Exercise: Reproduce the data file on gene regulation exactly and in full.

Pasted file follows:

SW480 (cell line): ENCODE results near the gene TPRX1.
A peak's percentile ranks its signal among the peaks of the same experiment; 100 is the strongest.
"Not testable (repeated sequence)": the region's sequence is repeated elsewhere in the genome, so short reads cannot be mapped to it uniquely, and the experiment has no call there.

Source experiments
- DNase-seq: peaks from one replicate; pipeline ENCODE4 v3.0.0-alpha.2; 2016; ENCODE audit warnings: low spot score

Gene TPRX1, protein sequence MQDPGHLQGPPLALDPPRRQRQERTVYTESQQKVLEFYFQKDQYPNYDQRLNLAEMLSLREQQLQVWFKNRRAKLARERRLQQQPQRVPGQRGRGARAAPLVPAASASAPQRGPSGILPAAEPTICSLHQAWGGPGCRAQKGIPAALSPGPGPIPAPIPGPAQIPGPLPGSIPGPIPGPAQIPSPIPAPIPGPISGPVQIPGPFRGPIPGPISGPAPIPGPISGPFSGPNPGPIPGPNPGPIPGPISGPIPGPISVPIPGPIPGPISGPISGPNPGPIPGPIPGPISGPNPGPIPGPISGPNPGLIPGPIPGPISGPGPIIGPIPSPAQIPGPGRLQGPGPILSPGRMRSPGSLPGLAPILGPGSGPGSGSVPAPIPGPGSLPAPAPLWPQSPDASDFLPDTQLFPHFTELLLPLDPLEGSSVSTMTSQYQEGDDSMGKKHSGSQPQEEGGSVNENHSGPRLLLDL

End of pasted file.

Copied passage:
SW480 (cell line): ENCODE results near the gene TPRX1.
A peak's percentile ranks its signal among the peaks of the same experiment; 100 is the strongest.
"Not testable (repeated sequence)": the region's sequence is repeated elsewhere in the genome, so short reads cannot be mapped to it uniquely, and the experiment has no call there.

Source experiments
- DNase-seq: peaks from one replicate; pipeline ENCODE4 v3.0.0-alpha.2; 2016; ENCODE audit warnings: low spot score

Gene TPRX1, protein sequence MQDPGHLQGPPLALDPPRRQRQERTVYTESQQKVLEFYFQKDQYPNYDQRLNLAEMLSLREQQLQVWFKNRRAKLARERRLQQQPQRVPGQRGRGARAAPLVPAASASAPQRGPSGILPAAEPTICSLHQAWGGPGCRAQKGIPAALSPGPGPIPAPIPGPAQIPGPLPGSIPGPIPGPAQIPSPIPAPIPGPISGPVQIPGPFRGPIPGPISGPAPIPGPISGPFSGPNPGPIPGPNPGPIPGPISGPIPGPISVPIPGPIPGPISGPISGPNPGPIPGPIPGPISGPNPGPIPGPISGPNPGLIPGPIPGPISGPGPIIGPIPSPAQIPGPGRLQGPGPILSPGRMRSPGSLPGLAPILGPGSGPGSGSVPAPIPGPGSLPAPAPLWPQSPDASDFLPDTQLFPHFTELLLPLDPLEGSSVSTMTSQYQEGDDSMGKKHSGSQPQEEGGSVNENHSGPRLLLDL